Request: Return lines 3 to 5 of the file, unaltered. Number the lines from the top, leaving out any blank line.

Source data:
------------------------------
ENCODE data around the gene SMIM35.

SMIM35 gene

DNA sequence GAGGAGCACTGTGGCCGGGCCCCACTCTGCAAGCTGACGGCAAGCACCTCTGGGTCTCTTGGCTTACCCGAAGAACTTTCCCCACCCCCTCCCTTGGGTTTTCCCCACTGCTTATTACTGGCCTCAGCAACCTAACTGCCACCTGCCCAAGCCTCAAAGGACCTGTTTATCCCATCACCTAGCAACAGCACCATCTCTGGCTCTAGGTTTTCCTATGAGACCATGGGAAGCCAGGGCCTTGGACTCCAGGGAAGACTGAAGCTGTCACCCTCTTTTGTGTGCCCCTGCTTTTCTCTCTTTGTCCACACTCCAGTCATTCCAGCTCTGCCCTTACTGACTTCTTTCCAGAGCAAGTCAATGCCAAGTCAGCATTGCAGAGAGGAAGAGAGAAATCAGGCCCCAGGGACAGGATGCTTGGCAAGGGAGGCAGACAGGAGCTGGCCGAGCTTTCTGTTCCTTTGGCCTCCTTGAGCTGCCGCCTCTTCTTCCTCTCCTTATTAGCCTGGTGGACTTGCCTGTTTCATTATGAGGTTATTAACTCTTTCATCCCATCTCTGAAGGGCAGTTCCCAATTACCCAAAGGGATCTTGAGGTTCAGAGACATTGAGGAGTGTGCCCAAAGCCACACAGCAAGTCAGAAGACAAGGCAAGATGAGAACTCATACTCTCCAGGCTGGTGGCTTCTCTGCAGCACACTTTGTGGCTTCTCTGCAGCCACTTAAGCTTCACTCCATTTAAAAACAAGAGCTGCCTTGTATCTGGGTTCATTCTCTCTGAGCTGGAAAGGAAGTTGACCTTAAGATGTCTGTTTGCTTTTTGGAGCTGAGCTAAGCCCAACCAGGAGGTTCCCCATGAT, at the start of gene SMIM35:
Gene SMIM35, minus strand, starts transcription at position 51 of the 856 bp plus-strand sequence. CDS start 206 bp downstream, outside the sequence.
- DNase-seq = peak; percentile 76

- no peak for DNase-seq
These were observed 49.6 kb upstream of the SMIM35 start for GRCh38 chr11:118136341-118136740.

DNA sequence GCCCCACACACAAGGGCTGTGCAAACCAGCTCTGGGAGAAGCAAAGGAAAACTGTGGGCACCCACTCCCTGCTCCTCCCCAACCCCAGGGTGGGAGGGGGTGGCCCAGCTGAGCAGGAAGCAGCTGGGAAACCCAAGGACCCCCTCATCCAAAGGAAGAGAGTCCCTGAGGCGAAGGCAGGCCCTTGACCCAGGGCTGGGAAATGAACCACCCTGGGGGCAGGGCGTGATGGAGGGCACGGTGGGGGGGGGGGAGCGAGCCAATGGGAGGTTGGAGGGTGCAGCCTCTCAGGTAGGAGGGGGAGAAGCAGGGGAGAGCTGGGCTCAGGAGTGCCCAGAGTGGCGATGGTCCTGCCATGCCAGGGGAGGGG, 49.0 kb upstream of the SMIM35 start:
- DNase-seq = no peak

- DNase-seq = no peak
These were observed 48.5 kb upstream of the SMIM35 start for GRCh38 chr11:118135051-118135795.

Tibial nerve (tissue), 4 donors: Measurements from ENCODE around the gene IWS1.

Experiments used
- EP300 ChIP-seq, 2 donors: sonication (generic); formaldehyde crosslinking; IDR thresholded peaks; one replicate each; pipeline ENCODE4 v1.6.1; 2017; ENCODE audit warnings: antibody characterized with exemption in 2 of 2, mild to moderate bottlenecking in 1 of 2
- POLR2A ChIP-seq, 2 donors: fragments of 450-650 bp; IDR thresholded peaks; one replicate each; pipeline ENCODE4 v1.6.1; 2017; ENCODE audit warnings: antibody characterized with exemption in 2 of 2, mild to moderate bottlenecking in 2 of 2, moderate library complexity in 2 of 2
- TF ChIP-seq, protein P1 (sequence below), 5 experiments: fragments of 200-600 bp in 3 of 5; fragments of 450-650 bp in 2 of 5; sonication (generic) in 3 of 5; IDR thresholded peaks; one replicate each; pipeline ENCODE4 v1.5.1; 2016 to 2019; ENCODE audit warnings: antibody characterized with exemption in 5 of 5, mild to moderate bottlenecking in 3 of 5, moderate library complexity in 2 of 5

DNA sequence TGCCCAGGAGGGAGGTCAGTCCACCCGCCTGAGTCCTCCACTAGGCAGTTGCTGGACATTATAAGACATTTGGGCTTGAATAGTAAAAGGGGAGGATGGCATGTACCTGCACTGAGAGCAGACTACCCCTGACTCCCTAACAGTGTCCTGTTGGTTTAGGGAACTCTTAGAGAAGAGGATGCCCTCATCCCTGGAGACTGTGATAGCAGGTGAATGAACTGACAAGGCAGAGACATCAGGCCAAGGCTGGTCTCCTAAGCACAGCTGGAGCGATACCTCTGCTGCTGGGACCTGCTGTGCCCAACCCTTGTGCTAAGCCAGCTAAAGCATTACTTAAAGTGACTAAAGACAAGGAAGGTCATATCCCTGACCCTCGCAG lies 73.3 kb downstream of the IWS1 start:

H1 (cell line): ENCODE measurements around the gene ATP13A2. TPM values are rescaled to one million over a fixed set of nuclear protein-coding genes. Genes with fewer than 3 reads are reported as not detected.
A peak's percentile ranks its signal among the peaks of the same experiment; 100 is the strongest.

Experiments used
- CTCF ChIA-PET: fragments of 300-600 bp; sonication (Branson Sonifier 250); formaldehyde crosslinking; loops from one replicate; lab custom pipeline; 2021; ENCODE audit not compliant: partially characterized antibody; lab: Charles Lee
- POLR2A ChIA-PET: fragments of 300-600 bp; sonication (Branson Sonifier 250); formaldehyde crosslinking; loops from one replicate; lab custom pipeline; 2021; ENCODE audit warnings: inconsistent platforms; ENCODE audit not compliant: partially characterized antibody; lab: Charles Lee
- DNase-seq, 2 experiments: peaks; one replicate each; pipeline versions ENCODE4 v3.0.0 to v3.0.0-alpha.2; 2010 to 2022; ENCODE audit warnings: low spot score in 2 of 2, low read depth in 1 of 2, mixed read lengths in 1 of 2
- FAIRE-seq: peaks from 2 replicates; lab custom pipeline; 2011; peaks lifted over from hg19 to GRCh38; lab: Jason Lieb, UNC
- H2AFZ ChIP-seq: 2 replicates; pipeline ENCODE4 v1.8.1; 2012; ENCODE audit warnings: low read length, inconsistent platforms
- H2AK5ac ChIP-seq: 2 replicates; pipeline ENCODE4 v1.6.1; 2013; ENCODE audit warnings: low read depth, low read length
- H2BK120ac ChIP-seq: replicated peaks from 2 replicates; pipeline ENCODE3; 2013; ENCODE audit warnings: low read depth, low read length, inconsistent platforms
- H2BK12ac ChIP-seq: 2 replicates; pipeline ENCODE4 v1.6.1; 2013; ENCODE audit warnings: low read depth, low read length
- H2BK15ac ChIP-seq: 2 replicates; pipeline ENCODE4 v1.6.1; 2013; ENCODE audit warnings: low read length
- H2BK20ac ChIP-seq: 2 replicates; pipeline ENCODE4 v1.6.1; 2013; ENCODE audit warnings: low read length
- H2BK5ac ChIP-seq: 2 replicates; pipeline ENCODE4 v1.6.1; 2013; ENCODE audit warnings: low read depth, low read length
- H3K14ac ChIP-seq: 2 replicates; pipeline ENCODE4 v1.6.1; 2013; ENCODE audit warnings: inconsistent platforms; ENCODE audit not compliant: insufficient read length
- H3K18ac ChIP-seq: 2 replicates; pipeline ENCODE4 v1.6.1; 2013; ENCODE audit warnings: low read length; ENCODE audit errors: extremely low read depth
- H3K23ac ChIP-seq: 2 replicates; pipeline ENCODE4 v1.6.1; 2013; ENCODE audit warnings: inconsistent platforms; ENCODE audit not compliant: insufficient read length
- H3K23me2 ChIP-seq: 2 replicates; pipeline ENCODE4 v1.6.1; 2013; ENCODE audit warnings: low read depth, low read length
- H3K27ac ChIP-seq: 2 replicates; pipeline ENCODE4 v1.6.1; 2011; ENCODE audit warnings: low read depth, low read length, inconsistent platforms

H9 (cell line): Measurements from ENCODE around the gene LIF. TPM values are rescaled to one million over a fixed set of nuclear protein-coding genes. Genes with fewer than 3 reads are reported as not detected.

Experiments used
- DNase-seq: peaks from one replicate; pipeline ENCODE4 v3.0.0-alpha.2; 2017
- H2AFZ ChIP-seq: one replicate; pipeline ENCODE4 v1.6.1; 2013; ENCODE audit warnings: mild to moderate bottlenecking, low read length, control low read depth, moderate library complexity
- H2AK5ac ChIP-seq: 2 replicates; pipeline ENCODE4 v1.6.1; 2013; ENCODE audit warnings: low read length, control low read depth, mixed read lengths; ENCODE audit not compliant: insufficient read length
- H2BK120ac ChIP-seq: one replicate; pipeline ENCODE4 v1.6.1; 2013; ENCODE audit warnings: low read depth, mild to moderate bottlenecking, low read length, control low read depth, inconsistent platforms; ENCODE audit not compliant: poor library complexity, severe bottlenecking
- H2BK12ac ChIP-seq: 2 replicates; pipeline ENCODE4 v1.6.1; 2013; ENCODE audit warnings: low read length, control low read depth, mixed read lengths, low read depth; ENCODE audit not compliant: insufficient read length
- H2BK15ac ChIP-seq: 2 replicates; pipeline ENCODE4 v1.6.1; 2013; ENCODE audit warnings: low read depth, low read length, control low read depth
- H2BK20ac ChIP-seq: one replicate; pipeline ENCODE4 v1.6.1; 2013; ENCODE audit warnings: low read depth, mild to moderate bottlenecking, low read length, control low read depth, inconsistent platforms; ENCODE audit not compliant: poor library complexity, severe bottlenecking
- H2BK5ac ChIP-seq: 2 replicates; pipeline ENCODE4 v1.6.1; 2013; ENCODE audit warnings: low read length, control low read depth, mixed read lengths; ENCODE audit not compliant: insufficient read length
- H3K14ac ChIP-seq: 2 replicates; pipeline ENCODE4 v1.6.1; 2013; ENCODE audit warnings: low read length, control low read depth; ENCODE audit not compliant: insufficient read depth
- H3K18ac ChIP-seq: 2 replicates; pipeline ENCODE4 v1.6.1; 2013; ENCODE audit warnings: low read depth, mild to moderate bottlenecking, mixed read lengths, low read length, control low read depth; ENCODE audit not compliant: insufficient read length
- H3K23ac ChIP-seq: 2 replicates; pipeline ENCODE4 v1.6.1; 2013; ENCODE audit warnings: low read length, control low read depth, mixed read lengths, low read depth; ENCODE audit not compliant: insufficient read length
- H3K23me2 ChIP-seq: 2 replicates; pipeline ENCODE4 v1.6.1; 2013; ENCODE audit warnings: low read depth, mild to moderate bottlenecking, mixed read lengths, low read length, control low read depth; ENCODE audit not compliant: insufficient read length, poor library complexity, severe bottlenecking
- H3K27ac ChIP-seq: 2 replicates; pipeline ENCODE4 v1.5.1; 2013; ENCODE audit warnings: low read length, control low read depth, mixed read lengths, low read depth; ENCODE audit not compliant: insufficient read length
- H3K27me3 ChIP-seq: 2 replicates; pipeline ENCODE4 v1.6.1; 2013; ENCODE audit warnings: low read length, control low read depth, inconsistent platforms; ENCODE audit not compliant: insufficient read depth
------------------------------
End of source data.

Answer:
DNA sequence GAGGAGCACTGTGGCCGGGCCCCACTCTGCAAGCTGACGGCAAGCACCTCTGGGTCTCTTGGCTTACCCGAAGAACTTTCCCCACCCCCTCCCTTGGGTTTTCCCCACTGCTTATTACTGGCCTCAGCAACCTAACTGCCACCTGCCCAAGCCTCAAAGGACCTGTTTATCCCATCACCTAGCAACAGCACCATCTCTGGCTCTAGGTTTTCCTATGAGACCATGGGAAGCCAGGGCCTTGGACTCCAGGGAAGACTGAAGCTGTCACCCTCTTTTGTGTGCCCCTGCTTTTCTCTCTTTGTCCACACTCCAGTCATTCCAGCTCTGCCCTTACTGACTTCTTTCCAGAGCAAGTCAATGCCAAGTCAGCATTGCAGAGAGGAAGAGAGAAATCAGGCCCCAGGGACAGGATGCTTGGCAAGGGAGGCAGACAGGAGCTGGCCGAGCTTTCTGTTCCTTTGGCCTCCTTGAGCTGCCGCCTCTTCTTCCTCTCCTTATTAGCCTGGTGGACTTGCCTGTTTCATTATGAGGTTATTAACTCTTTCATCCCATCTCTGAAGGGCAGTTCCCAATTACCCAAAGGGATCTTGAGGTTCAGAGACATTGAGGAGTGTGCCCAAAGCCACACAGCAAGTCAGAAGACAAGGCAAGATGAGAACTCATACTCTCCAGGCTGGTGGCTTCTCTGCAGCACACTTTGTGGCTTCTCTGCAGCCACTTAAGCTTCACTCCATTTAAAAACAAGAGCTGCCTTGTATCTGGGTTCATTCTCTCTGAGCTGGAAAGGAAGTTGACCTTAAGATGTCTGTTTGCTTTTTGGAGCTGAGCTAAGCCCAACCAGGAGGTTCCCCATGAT, at the start of gene SMIM35:
Gene SMIM35, minus strand, starts transcription at position 51 of the 856 bp plus-strand sequence. CDS start 206 bp downstream, outside the sequence.
- DNase-seq = peak; percentile 76